“There are adult writing classes, set design classes and projects with Glasgow City Council,” McArthur points out. “When Tron participation started, it was just Lisa Keenan on her own, but now there are two of us we're able to do a lot more. We're making better connections with other companies, and we're trying to raise our profile, not just in youth theatre, but with adult participation as well. We've also started storytelling classes for children who are six months old and their parents. All of the classes are open access as well, so age and ability don't matter. We're also introducing a second level of the set design classes. With level one I think we've taken things as far as we can , and we really want to push people's skill-sets.”
Tron Participation and Tron Skillshops, then, are as inclusive as they can be.
“We just want to get people who might not normally come to the Tron,” says McArthur, “or any theatre for that matter, to come into the building and participate in what we do here rather than just be a member of the audience. We want to give them a different experience of somewhere they can come in and access the facilities we have here. Whether that's through taking part in writing workshops or set design, it's important to realise that there's a lot more to being in the arts than going onstage.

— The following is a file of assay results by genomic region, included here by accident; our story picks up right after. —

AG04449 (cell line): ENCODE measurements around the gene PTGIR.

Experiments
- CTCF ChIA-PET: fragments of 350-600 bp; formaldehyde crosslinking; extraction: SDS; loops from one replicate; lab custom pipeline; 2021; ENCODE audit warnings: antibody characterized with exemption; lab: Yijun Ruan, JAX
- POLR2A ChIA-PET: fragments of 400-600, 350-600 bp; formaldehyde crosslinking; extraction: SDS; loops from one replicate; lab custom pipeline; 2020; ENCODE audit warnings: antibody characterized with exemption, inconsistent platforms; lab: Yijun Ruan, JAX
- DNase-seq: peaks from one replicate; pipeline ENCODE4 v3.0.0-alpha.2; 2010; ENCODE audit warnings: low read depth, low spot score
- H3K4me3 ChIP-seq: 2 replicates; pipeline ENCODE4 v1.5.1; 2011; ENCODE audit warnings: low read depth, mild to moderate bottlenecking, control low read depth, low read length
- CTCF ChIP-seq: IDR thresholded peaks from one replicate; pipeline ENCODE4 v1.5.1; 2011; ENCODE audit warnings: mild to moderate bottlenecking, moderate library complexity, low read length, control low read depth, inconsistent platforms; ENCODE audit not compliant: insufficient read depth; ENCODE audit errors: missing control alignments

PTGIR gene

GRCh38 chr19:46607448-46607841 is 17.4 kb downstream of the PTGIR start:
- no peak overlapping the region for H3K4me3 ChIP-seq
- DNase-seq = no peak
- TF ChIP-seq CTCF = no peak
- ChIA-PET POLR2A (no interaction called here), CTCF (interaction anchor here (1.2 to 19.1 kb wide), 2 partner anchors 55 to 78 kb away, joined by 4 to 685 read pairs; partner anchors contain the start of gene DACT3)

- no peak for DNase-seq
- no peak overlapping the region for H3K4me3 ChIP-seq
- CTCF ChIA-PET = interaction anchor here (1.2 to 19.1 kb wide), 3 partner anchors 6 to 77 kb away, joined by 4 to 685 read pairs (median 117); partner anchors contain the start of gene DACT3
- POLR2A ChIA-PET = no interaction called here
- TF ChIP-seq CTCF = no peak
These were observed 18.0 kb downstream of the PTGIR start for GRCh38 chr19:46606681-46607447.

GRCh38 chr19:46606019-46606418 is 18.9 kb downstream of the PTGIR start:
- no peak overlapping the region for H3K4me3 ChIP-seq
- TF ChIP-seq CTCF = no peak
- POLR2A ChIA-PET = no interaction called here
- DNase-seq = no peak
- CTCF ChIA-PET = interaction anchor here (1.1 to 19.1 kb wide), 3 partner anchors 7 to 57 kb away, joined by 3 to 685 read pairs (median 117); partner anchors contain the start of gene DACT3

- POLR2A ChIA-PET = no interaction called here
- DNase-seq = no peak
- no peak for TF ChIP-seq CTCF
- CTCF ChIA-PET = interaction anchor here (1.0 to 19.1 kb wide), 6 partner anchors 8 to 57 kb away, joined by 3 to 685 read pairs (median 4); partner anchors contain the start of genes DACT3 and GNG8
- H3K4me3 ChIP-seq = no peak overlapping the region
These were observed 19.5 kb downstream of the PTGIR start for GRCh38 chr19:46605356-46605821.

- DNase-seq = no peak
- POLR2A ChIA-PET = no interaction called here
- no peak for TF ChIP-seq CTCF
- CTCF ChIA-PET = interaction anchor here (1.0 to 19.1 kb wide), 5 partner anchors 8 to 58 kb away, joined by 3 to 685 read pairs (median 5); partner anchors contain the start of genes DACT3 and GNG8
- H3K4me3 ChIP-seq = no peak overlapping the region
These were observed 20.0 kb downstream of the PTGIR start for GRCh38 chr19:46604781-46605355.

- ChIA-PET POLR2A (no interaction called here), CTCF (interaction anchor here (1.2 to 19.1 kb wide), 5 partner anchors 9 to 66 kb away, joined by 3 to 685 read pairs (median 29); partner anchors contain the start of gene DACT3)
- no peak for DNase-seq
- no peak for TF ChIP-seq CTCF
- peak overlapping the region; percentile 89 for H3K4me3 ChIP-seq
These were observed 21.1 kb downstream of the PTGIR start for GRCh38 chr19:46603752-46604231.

We also try to run projects that run parallel with whatever's going on on the main-stage. So with [Tron director Andy Arnold's adaptation of Julia Donaldson's novel for teenagers about a runaway girl] Running on the Cracks, we did a massive outreach project about the play's subject. It's things like that which really seem to matter. If Tron Participation and Tron Skillshops are about anything, they're about building relationships.”